An Adventure With Andrea Orcagna

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 An adventure with Andrea Orcagna

By Joseph Parish

For this article entry I have decided to select Renaissance art for my topic of choice. These objects of art originated from the Renaissance period of history. This period of art is commonly recognized for its complex and ornate architectural patterns. Those paintings which have emerged from this time span were frequently commissioned by the church and as a result, customarily border upon religious topics. The influence of the church upon art at this period of time was exceptionally powerful and acceptance of one’s art by the church establishment was instrumental in securing success as an artist.

Although they may be rare and usually and not to predominant one can find some oils which have survived the many wars and crisis of the European nations over the centuries. It has been said that the Renaissance art acted as a transition point between the medieval and the modern art age and in some respects one can view this gradual movement through the techniques used and the novel artistic sensibilities found in the works. Perhaps these works of art may have been the inspiration for our modern styles.

Although Raphael would likely be my most admired artist within that time frame, I have selected a lesser known craftsman as a challenge. For this exercise I would like to discuss the Florentine painter Andrea Orcagna. Orcagna’s most notable contribution to the art field was his “Altarpiece of the Redeemer”. Completed in 1359, it has been credited with being his “most perfected” example of art.

However, I have chosen to analyze Orcagna’s fresco entitled “The Triumph of Death”. In these short pages I could never begin to report upon the complete fresco so I will use those portions which are frequently displayed in the usual college art textbook. In this view of his work we see several sick looking elders attempting to convince death to take them. Their sickness has caused them to despair and they wish only to end their suffering. I find this artwork to possess such elegant detail that it becomes difficult to take ones eyes off of the image.

The fresco “The Triumph of Death” centers upon the horrors associated with the great bubonic plague which killed a large number of people during the 1300s. An interesting thought concerning these types of art is that throughout Europe at the time you can encounter other artists who also explored the deaths associated with the plaque. Often on projects of this magnitude several artists would unit to complete a work of art together.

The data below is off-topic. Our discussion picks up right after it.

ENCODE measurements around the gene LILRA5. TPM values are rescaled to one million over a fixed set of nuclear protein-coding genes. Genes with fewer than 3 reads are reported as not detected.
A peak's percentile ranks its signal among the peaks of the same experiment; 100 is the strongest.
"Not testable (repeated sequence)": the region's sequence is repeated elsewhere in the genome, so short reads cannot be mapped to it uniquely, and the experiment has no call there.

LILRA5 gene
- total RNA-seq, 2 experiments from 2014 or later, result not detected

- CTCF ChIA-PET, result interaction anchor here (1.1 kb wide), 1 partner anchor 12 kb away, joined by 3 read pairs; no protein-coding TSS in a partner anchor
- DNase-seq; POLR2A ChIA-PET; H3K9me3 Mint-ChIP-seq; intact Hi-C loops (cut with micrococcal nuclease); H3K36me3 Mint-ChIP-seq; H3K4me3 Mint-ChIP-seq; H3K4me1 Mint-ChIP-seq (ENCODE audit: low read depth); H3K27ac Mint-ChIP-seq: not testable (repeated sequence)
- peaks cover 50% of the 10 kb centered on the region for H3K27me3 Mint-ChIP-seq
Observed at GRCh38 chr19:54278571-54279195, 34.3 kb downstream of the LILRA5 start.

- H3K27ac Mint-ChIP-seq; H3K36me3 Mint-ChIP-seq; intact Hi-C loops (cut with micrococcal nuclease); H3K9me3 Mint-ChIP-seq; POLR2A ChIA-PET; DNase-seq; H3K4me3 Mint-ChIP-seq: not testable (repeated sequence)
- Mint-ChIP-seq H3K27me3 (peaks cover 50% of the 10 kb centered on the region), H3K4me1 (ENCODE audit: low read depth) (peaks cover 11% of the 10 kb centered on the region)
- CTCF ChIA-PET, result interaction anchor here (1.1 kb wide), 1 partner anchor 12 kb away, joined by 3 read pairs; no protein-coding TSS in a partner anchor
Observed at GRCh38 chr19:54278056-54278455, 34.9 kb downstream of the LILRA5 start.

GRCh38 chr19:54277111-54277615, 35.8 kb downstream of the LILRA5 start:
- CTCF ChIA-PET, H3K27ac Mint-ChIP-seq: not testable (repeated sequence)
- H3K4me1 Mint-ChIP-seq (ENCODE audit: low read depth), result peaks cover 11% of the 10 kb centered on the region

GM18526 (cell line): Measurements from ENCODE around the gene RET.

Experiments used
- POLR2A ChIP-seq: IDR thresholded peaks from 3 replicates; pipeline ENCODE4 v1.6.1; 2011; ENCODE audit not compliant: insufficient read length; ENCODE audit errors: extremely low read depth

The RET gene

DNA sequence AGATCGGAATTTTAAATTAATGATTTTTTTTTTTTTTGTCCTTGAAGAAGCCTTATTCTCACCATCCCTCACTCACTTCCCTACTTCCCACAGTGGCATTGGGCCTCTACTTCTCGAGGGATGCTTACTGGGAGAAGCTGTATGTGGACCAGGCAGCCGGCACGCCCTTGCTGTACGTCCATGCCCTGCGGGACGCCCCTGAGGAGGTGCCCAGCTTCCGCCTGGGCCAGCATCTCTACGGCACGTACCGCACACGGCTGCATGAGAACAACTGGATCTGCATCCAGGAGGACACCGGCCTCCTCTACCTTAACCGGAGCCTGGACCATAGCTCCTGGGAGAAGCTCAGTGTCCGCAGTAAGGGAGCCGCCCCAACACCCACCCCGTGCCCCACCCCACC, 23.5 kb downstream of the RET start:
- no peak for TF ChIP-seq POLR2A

The usual procedure was that the master selected to perform the art work would complete the basic design labors, however he would than assign the actual painting tasks to apprentices for the final completion. It has been aptly stated that this was the case in Orcagna’s “Triumph of Death”. In either case, whether he completed the final product or case worked it out it is definitely a work of art and stands amongst the finest works created by man.

When one first views the fresco they immediately see the artistic merits associated with this work. To start out we view a well composed painting with a feeling of looking through a window at the subjects involved. The artist has taken great pains to portray the individuals in a realist aspect. Their faces show the burdens from all the death they have been viewing and that which is still to come. The lines are straight forward and provide no unexpected interruptions what so ever. Orcagna has taken the liberty to maintain his painting in a light and dark setting so as to enhance his efforts to create a deadly background. Often man associates dark colors with their final earthly act of dying. We can clearly see the shadows within the facial elements establishing vast numbers of stressful wrinkles as if they must do tasks which they would rather not do. His use of stout shapes for the frail bodies permits him to exaggerate in an effort to make his point consistent with his color selections. He employs a series of low-key, mixed shades saturated in skin tones. He has left little empty space in his images which directs our eyes to immediately be drawn towards the faces of the men displayed; the texture appears to be wrinkled as he so desired it to be.

The painting can best be described as Renaissance at its best. He has perhaps instilled within each of us the fear and emotional response that we too can and will at some future time depart this earth. The artist has done a splendid job of painting the people as well as the scenes involved in the complete fresco and the various elements of the painting’s surroundings such as the heavy  rings being formed around the eyes or in another scene not shown where the devil drags an innocent person to hell. I feel he has successfully achieved his artistic goals.

Copyright @2011 Joseph Parish


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